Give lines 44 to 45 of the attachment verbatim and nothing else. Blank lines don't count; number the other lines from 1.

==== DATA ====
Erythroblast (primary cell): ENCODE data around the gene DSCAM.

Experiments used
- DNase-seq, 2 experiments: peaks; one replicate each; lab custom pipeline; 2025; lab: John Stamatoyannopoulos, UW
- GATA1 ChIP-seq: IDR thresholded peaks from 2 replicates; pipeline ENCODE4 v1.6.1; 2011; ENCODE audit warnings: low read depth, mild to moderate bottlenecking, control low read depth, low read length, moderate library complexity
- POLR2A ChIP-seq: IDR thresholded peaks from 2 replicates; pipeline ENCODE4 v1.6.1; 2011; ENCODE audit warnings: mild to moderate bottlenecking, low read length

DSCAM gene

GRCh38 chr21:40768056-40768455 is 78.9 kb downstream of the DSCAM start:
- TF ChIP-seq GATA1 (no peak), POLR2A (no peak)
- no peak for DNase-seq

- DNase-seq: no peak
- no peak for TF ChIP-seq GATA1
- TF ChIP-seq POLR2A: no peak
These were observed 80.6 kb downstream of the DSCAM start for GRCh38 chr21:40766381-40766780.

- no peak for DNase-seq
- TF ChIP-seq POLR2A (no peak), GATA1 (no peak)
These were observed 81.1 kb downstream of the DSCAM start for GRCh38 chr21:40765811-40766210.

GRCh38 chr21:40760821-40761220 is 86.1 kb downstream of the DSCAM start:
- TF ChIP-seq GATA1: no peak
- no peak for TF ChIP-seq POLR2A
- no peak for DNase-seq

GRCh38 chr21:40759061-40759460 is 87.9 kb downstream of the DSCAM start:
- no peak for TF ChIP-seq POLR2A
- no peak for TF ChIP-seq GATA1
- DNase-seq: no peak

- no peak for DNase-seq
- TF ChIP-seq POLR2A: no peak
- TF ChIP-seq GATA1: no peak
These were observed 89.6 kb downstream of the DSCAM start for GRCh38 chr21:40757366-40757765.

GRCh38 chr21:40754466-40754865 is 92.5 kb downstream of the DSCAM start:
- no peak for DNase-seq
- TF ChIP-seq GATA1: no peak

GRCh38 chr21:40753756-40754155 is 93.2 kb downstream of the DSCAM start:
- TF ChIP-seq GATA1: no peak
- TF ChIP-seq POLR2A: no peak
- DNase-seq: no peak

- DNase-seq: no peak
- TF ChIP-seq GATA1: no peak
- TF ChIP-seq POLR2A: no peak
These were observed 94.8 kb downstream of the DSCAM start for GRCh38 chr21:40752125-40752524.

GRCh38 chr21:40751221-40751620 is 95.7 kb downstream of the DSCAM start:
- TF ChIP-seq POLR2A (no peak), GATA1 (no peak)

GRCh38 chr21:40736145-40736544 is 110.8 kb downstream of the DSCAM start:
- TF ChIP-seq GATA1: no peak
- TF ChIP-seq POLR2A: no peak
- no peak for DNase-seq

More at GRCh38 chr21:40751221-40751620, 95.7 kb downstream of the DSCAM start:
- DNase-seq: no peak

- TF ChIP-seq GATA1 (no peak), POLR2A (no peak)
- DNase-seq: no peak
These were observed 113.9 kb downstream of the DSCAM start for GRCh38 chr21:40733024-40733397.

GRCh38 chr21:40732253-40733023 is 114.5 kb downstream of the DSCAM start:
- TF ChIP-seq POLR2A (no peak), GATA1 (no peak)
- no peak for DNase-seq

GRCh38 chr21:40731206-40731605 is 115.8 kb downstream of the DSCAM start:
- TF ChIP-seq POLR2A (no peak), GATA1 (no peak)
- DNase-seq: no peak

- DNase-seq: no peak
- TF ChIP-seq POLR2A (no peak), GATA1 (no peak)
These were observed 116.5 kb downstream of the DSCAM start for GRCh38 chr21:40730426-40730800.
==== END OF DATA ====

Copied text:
- TF ChIP-seq POLR2A: no peak
- no peak for DNase-seq